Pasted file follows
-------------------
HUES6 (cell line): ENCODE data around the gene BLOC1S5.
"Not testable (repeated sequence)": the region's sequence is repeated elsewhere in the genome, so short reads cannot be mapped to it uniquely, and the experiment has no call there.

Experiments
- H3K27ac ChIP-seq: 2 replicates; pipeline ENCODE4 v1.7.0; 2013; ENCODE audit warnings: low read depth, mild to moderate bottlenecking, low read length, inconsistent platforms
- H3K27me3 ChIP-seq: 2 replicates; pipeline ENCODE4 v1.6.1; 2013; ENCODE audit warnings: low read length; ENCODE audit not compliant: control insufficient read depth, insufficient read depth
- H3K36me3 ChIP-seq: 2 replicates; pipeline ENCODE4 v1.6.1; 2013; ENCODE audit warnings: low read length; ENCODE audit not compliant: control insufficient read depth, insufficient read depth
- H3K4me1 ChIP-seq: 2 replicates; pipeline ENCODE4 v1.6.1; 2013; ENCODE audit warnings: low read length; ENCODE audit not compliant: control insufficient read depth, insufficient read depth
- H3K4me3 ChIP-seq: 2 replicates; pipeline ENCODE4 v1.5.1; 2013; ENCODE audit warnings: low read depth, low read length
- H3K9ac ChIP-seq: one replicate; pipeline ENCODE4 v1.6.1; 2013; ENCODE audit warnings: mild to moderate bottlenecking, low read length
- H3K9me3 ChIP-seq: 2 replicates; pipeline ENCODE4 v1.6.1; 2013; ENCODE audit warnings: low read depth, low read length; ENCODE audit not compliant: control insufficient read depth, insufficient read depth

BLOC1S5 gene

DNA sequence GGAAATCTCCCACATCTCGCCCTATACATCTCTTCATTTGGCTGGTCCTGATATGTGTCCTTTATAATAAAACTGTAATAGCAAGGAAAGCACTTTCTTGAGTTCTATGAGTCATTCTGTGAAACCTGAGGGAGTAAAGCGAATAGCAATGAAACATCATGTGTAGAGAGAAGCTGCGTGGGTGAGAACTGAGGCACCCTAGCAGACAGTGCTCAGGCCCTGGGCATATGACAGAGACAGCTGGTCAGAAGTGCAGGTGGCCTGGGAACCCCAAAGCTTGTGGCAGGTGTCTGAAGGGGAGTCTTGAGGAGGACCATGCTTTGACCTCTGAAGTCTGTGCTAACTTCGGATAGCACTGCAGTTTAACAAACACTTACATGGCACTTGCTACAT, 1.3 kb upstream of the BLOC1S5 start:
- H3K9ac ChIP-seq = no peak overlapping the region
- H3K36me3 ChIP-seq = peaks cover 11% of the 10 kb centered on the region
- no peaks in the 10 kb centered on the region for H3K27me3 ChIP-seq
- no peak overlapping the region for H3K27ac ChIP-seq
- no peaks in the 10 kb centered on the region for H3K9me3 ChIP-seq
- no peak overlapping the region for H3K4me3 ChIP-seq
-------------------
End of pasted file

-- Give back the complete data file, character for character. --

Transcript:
HUES6 (cell line): ENCODE data around the gene BLOC1S5.
"Not testable (repeated sequence)": the region's sequence is repeated elsewhere in the genome, so short reads cannot be mapped to it uniquely, and the experiment has no call there.

Experiments
- H3K27ac ChIP-seq: 2 replicates; pipeline ENCODE4 v1.7.0; 2013; ENCODE audit warnings: low read depth, mild to moderate bottlenecking, low read length, inconsistent platforms
- H3K27me3 ChIP-seq: 2 replicates; pipeline ENCODE4 v1.6.1; 2013; ENCODE audit warnings: low read length; ENCODE audit not compliant: control insufficient read depth, insufficient read depth
- H3K36me3 ChIP-seq: 2 replicates; pipeline ENCODE4 v1.6.1; 2013; ENCODE audit warnings: low read length; ENCODE audit not compliant: control insufficient read depth, insufficient read depth
- H3K4me1 ChIP-seq: 2 replicates; pipeline ENCODE4 v1.6.1; 2013; ENCODE audit warnings: low read length; ENCODE audit not compliant: control insufficient read depth, insufficient read depth
- H3K4me3 ChIP-seq: 2 replicates; pipeline ENCODE4 v1.5.1; 2013; ENCODE audit warnings: low read depth, low read length
- H3K9ac ChIP-seq: one replicate; pipeline ENCODE4 v1.6.1; 2013; ENCODE audit warnings: mild to moderate bottlenecking, low read length
- H3K9me3 ChIP-seq: 2 replicates; pipeline ENCODE4 v1.6.1; 2013; ENCODE audit warnings: low read depth, low read length; ENCODE audit not compliant: control insufficient read depth, insufficient read depth

BLOC1S5 gene

DNA sequence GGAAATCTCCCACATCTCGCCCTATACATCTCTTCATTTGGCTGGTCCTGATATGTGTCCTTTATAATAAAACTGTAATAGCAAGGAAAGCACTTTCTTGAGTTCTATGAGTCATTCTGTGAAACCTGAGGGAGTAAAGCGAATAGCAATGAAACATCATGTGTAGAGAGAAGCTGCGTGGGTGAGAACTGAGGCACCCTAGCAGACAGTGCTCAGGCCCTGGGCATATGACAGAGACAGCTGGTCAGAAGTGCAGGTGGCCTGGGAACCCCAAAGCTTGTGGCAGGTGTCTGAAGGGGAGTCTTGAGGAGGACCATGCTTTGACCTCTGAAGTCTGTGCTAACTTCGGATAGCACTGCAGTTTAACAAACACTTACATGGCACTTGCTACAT, 1.3 kb upstream of the BLOC1S5 start:
- H3K9ac ChIP-seq = no peak overlapping the region
- H3K36me3 ChIP-seq = peaks cover 11% of the 10 kb centered on the region
- no peaks in the 10 kb centered on the region for H3K27me3 ChIP-seq
- no peak overlapping the region for H3K27ac ChIP-seq
- no peaks in the 10 kb centered on the region for H3K9me3 ChIP-seq
- no peak overlapping the region for H3K4me3 ChIP-seq